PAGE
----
Effect of Spread Footing Flexibility on Structural Response

Spread footings are normally used under individual columns of buildings and bridge piers. They are economical to use and are applicable for any soil conditions where the bearing capacity for the applied loads is adequate. Structural design codes and specifications allow a linear soil pressure distribution to be assumed for the design of spread footings. This approach is valid for infinitely rigid footings. Past experience has shown that the assumption of a linear pressure distribution is satisfactory for most footings; however, there are some cases in which a shallow foundation must be analyzed as a flexible structure, particularly if the footing is excessively long/wide and thin. In this study, a relative stiffness factor, is developed that can determine whether a footing can be considered rigid for the purposes of structural analysis and design. This factor is a modified version of an expression first proposed by Meyerhof in 1953, but takes into account the size of the column supported on the footing. The study is based on modeling square and rectangular spread footings subjected to concentric and eccentric loadings by finite elements. The footings are modeled using thick rectangular plate elements and the soil with elastic springs. The results of the study showed that a footing with a relative stiffness factor greater than 1.0 indicates that it can be analyzed as a rigid footing with reasonable accuracy. This includes determination of soil pressures, vertical footing displacements, shear forces, and bending moments. The study also showed that maximum shear forces within a spread footing are less sensitive to changes in the stiffness of a footing than bending moments.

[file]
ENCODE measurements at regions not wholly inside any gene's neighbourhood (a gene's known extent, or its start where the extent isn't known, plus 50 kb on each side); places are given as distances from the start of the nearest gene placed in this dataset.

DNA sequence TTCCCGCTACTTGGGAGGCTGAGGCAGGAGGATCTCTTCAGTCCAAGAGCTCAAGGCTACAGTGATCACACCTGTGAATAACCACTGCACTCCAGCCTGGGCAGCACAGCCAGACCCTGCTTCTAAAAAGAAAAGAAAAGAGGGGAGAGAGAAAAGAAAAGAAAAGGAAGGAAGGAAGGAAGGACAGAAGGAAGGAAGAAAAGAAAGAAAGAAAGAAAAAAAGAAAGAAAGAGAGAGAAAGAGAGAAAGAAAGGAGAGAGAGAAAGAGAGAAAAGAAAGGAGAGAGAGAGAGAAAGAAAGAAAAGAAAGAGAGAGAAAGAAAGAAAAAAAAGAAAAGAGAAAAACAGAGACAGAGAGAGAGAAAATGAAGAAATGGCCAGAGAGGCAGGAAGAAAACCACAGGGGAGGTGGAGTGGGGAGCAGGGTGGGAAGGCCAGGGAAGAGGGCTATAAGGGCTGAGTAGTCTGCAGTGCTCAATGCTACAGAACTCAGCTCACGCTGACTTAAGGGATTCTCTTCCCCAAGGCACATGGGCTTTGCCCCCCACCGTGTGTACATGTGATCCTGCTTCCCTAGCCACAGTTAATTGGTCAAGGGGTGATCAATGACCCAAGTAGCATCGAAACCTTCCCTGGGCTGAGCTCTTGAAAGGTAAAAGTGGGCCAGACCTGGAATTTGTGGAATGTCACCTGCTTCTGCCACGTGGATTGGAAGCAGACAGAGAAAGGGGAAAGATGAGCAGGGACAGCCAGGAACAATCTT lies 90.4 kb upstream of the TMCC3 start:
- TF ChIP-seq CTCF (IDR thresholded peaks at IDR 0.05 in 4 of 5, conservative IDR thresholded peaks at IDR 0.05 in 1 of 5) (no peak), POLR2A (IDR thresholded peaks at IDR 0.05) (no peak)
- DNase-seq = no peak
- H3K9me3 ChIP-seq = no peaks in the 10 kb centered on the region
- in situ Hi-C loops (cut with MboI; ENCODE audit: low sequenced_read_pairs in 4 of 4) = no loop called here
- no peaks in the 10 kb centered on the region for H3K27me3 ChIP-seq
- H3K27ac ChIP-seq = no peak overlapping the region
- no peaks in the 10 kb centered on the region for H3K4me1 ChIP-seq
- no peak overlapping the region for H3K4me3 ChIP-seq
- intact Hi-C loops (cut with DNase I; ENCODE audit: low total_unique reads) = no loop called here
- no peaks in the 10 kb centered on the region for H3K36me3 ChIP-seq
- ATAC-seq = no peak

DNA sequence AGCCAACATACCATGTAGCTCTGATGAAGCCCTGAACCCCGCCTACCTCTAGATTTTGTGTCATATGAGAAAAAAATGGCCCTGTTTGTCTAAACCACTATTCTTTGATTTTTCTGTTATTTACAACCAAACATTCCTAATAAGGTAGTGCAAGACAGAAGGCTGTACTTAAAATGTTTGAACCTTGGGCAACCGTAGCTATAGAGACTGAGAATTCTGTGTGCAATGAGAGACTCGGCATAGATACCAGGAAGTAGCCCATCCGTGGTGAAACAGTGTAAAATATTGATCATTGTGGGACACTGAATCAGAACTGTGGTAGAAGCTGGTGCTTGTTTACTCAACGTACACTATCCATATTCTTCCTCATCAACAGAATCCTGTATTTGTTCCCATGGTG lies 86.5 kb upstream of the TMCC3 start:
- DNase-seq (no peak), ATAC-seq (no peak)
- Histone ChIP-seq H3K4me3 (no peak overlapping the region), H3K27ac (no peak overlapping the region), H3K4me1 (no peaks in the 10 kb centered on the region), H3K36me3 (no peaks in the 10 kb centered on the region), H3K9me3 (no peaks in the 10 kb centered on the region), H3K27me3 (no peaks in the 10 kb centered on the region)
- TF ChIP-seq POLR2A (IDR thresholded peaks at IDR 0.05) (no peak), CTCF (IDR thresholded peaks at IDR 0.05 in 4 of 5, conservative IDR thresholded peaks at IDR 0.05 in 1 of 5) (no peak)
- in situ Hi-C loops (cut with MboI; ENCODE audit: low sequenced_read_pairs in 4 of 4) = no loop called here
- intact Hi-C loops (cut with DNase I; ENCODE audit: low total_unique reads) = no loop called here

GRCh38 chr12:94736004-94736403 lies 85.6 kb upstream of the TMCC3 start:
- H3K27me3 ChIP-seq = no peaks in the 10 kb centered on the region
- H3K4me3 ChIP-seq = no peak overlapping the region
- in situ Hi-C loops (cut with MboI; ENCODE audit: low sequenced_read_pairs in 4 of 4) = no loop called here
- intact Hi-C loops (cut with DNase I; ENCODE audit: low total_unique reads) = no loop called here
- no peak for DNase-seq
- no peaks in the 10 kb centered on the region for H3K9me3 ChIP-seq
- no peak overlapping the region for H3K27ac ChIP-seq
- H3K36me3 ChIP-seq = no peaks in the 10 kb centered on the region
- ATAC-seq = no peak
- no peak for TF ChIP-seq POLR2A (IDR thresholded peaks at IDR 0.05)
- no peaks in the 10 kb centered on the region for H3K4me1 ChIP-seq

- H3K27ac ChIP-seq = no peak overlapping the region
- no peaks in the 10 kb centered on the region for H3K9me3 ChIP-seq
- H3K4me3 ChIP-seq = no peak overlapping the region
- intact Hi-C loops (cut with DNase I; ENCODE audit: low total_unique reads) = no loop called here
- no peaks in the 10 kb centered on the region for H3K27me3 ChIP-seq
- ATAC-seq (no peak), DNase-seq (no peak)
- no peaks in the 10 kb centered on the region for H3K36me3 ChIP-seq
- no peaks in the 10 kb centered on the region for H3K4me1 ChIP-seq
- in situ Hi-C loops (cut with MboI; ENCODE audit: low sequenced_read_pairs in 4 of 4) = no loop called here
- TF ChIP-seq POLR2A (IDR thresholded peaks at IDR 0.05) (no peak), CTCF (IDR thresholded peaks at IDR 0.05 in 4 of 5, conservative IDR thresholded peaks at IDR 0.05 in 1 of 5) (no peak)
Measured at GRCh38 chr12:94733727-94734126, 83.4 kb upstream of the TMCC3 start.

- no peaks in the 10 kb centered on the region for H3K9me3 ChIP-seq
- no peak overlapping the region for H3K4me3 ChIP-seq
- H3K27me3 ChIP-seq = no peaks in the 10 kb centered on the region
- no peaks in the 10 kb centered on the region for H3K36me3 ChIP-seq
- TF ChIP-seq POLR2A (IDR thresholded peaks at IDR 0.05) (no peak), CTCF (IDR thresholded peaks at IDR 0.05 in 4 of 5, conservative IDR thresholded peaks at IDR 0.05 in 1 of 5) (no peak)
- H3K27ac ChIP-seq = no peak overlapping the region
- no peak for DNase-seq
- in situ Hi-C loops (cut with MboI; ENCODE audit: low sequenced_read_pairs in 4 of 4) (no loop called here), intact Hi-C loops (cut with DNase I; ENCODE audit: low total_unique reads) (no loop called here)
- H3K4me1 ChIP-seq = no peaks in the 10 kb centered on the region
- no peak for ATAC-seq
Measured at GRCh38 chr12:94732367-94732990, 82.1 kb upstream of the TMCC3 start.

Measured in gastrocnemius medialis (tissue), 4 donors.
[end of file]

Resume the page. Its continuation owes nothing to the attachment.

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  • Authors:
    • Tabsh, Sami W
    • Al-Shawa, Abdul Raouf
  • Publication Date: 2005-5


  • English

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  • Accession Number: 01000349
  • Record Type: Publication
  • Files: TRIS
  • Created Date: May 12 2005 3:37PM